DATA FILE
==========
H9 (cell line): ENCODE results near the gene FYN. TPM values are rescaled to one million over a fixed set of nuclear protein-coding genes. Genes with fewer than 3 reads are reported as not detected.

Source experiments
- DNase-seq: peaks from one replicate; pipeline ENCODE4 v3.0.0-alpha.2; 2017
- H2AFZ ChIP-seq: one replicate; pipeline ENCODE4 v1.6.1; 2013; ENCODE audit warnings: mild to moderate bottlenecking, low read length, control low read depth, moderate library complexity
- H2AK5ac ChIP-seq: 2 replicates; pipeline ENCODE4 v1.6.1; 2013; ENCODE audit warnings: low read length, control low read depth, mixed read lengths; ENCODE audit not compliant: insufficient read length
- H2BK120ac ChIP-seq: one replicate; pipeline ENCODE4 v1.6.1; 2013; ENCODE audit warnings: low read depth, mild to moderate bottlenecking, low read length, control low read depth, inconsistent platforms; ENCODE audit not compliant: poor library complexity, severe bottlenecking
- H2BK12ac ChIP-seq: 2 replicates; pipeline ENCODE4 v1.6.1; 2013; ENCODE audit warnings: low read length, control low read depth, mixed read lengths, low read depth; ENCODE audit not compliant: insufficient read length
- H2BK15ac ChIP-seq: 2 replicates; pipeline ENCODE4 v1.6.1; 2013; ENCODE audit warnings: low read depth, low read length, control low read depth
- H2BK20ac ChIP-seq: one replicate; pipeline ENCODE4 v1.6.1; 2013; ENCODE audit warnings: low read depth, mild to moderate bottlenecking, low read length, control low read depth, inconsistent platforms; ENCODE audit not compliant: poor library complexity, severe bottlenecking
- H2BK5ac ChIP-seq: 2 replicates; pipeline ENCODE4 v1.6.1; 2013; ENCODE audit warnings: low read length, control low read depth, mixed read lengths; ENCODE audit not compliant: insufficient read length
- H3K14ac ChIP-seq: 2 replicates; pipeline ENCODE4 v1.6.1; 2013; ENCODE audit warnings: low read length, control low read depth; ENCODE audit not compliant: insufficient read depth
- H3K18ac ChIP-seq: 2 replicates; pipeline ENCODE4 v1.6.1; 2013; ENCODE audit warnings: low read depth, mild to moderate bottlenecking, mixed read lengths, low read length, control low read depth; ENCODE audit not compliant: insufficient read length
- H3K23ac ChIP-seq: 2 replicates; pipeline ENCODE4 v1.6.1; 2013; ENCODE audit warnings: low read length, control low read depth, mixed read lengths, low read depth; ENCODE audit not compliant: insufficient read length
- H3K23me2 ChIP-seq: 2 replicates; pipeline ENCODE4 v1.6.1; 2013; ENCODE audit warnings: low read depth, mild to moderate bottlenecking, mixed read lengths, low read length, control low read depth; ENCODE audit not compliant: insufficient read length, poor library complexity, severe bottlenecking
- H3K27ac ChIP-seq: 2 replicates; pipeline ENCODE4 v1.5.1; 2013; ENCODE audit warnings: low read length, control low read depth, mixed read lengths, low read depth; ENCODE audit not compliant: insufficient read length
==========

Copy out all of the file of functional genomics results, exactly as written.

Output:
H9 (cell line): ENCODE results near the gene FYN. TPM values are rescaled to one million over a fixed set of nuclear protein-coding genes. Genes with fewer than 3 reads are reported as not detected.

Source experiments
- DNase-seq: peaks from one replicate; pipeline ENCODE4 v3.0.0-alpha.2; 2017
- H2AFZ ChIP-seq: one replicate; pipeline ENCODE4 v1.6.1; 2013; ENCODE audit warnings: mild to moderate bottlenecking, low read length, control low read depth, moderate library complexity
- H2AK5ac ChIP-seq: 2 replicates; pipeline ENCODE4 v1.6.1; 2013; ENCODE audit warnings: low read length, control low read depth, mixed read lengths; ENCODE audit not compliant: insufficient read length
- H2BK120ac ChIP-seq: one replicate; pipeline ENCODE4 v1.6.1; 2013; ENCODE audit warnings: low read depth, mild to moderate bottlenecking, low read length, control low read depth, inconsistent platforms; ENCODE audit not compliant: poor library complexity, severe bottlenecking
- H2BK12ac ChIP-seq: 2 replicates; pipeline ENCODE4 v1.6.1; 2013; ENCODE audit warnings: low read length, control low read depth, mixed read lengths, low read depth; ENCODE audit not compliant: insufficient read length
- H2BK15ac ChIP-seq: 2 replicates; pipeline ENCODE4 v1.6.1; 2013; ENCODE audit warnings: low read depth, low read length, control low read depth
- H2BK20ac ChIP-seq: one replicate; pipeline ENCODE4 v1.6.1; 2013; ENCODE audit warnings: low read depth, mild to moderate bottlenecking, low read length, control low read depth, inconsistent platforms; ENCODE audit not compliant: poor library complexity, severe bottlenecking
- H2BK5ac ChIP-seq: 2 replicates; pipeline ENCODE4 v1.6.1; 2013; ENCODE audit warnings: low read length, control low read depth, mixed read lengths; ENCODE audit not compliant: insufficient read length
- H3K14ac ChIP-seq: 2 replicates; pipeline ENCODE4 v1.6.1; 2013; ENCODE audit warnings: low read length, control low read depth; ENCODE audit not compliant: insufficient read depth
- H3K18ac ChIP-seq: 2 replicates; pipeline ENCODE4 v1.6.1; 2013; ENCODE audit warnings: low read depth, mild to moderate bottlenecking, mixed read lengths, low read length, control low read depth; ENCODE audit not compliant: insufficient read length
- H3K23ac ChIP-seq: 2 replicates; pipeline ENCODE4 v1.6.1; 2013; ENCODE audit warnings: low read length, control low read depth, mixed read lengths, low read depth; ENCODE audit not compliant: insufficient read length
- H3K23me2 ChIP-seq: 2 replicates; pipeline ENCODE4 v1.6.1; 2013; ENCODE audit warnings: low read depth, mild to moderate bottlenecking, mixed read lengths, low read length, control low read depth; ENCODE audit not compliant: insufficient read length, poor library complexity, severe bottlenecking
- H3K27ac ChIP-seq: 2 replicates; pipeline ENCODE4 v1.5.1; 2013; ENCODE audit warnings: low read length, control low read depth, mixed read lengths, low read depth; ENCODE audit not compliant: insufficient read length